PUEBLO, Colo. — Pueblo County leaders confirmed at a press conference on Wednesday that a settlement has been reached to shut down the last coal-powered power plant in Colorado.

The Colorado Public Utilities Commission has approved Excel Energy’s agreement to close Comanche 3 power plant by 2031, 9 years ahead of the retirement date in the original plan. The plan will deliver more than 80% of Pueblo’s energy needs from renewable resources by 2030 and exceed state carbon dioxide emissions targets, reducing carbon emissions by at least 85% by 2030, since 2005.

“Excel’s clean energy plan, recently approved by the Colorado Public Utilities Commission, provides Pueblo with the opportunity to be the clean energy capital of the state and the region,” said Pueblo County Commissioner Garrison Ortiz. “With potential investment within Pueblo County of over 1 billion dollars while at the same time protecting our workers and the taxes from the coal plant that generates over 30 million dollar a year for the residents of Pueblo County.”

Beginning in 2025, the plant will begin reducing its operations. The agreement also calls for Excel Energy to continue tax payments to Pueblo County until the original closing date of December 31, 2040.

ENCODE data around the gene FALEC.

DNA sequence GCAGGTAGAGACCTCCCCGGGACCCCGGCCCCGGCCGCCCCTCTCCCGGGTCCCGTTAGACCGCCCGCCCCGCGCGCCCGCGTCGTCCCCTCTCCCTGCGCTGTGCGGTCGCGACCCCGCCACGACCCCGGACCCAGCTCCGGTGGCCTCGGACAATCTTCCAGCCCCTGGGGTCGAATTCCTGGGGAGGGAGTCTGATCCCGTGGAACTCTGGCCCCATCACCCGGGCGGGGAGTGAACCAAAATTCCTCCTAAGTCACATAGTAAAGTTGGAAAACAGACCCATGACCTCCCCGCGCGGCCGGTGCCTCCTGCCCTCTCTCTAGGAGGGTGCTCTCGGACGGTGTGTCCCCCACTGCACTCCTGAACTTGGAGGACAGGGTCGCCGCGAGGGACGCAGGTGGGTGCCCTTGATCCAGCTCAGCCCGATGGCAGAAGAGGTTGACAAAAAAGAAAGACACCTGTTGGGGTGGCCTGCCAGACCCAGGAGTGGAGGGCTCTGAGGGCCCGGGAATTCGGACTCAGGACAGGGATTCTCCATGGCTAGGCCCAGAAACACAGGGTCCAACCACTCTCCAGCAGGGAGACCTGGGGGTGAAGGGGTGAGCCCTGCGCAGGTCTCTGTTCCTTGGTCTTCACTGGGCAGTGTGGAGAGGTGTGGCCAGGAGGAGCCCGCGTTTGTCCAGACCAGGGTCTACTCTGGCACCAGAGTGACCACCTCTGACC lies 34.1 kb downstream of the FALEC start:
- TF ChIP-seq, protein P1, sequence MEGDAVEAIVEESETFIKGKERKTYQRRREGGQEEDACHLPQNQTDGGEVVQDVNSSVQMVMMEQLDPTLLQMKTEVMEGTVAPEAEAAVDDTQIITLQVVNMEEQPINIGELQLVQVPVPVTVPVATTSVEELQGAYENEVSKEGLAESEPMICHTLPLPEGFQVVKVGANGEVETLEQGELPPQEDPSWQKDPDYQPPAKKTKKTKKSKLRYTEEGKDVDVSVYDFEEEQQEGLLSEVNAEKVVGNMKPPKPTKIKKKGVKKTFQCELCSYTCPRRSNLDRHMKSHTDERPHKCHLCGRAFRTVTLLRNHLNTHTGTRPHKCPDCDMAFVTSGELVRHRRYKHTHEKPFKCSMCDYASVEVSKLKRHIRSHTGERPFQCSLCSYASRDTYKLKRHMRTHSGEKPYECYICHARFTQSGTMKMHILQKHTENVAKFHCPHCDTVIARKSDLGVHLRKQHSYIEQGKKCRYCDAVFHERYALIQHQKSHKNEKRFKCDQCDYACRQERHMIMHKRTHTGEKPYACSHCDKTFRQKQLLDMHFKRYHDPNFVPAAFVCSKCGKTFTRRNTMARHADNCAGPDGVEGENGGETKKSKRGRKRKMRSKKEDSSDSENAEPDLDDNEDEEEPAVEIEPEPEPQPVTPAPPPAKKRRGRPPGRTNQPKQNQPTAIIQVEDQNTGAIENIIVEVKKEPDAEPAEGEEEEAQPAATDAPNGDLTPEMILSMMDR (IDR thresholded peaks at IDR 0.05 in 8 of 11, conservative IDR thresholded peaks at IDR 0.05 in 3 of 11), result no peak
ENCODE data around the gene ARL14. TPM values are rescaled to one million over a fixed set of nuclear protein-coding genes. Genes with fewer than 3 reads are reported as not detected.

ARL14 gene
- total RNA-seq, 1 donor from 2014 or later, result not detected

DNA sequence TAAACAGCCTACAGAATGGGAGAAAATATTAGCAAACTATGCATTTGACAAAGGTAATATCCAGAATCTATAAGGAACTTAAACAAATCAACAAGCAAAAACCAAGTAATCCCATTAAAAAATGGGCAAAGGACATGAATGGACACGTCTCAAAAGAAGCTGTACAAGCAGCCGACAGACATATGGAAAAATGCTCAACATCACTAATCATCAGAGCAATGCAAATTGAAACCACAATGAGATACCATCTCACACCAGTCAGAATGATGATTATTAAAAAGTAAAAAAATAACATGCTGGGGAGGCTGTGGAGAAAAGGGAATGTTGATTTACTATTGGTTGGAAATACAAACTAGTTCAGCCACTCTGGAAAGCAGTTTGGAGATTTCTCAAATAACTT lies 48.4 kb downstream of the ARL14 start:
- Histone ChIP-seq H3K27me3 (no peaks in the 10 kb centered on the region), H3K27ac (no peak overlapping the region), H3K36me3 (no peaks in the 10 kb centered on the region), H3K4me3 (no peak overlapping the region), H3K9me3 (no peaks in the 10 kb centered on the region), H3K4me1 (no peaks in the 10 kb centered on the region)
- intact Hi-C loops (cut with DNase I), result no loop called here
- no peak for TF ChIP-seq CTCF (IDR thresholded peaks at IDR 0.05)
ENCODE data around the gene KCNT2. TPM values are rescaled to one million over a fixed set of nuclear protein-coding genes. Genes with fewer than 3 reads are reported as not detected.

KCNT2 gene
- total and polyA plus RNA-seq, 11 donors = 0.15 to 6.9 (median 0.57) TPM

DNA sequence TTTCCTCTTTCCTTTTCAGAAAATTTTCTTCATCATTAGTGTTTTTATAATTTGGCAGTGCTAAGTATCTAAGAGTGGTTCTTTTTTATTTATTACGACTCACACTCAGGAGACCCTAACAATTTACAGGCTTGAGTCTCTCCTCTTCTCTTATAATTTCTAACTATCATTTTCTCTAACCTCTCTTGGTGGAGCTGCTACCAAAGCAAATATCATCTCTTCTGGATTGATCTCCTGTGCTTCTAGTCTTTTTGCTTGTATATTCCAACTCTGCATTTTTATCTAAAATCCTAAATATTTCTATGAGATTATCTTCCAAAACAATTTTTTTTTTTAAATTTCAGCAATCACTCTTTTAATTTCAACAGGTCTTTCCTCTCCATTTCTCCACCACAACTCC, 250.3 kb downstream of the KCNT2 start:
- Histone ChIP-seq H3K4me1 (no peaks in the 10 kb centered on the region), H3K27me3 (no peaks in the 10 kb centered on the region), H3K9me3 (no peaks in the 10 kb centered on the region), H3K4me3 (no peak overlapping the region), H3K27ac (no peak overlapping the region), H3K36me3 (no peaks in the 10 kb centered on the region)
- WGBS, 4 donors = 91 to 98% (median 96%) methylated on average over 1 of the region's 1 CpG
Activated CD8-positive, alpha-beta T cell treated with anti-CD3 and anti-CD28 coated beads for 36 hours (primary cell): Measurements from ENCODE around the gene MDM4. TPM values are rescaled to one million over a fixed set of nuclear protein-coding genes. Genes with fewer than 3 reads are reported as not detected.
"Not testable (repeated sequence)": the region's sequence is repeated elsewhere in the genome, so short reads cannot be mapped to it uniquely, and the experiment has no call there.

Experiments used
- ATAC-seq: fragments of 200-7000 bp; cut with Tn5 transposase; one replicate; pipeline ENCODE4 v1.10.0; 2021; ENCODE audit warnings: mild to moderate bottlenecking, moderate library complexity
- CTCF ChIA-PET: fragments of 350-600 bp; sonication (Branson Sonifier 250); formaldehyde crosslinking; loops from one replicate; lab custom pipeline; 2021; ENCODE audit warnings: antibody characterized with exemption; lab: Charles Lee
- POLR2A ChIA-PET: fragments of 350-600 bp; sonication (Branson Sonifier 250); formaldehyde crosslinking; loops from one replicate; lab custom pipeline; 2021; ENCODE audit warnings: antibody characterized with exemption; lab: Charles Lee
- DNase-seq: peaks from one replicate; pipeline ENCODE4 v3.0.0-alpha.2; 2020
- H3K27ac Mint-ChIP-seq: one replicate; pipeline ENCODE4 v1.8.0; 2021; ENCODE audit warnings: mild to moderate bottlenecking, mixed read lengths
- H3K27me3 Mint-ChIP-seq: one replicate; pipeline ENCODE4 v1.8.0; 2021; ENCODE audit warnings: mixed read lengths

“This is a historic settlement that places Colorado as a leader in the efforts to save our planet and climate change. It provides deep carbon emission cuts and closes the last coal plant in the state of Colorado, but with meaningful transition for coal communities such as ours,” added Commissioner Ortiz.

Ortiz said the settlement provides community assistance payments to replace the taxes paid by Excel energy for 10 years following the January 2031 closure, as well as incentives for Excel Energy and others to build replacement clean energy generation within Pueblo.

Energy resource additions between 2021 and 2030 will be determined by a competitive bid process and are estimated to include:

  • Approximately 2,400 MW of wind
  • Approximately 1,600 MW of large scale solar
  • Approximately 400 MW of energy storage
  • Nearly 1,300 MW of firm dispatchable resources (available 24/7)
  • Nearly 1,200 MW of distributed solar resources

Comanche Units 1 and 2 are already scheduled to retire by 2025.